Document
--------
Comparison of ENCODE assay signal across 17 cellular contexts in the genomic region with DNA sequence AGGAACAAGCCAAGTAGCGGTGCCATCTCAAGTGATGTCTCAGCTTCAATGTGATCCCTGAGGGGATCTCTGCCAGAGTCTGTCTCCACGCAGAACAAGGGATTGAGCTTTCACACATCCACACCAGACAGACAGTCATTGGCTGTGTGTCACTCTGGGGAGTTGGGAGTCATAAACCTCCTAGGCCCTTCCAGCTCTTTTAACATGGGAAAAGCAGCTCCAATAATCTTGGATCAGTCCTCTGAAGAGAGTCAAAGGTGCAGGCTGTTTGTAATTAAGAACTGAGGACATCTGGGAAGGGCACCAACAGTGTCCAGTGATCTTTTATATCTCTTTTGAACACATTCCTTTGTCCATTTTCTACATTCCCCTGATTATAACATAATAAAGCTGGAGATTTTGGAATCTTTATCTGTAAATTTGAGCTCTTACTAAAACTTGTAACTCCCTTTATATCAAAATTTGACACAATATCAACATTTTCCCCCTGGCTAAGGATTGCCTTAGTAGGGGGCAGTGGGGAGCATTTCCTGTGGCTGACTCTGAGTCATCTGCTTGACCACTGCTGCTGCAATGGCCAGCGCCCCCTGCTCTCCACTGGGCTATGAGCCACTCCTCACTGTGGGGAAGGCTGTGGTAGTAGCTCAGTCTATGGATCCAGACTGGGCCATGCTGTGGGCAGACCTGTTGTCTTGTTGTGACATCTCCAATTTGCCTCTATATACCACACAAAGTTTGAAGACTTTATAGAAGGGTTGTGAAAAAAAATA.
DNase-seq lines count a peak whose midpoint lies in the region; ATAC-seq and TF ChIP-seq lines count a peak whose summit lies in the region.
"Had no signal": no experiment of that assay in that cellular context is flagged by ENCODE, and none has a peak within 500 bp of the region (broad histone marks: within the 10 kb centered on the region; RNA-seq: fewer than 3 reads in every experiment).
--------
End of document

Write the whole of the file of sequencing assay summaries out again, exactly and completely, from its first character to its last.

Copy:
Comparison of ENCODE assay signal across 17 cellular contexts in the genomic region with DNA sequence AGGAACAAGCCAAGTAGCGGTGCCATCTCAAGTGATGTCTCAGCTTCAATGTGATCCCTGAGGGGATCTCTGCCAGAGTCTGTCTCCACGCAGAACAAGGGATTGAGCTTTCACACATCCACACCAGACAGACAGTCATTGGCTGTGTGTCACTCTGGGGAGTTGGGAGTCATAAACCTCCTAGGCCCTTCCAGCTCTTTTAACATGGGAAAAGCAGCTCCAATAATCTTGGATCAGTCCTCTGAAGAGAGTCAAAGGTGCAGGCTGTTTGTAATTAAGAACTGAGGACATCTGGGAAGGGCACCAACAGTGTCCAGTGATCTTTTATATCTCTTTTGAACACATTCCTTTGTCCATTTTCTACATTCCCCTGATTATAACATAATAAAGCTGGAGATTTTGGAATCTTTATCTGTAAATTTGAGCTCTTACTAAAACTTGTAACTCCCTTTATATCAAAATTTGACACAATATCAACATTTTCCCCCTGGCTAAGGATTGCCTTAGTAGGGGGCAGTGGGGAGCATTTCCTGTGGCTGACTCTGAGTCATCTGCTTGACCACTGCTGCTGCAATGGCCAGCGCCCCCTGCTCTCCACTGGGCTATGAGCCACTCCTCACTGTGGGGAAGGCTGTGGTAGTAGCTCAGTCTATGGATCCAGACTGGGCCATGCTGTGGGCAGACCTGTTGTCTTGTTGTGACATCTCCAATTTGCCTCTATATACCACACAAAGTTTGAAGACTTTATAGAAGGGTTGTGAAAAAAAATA.
DNase-seq lines count a peak whose midpoint lies in the region; ATAC-seq and TF ChIP-seq lines count a peak whose summit lies in the region.
"Had no signal": no experiment of that assay in that cellular context is flagged by ENCODE, and none has a peak within 500 bp of the region (broad histone marks: within the 10 kb centered on the region; RNA-seq: fewer than 3 reads in every experiment).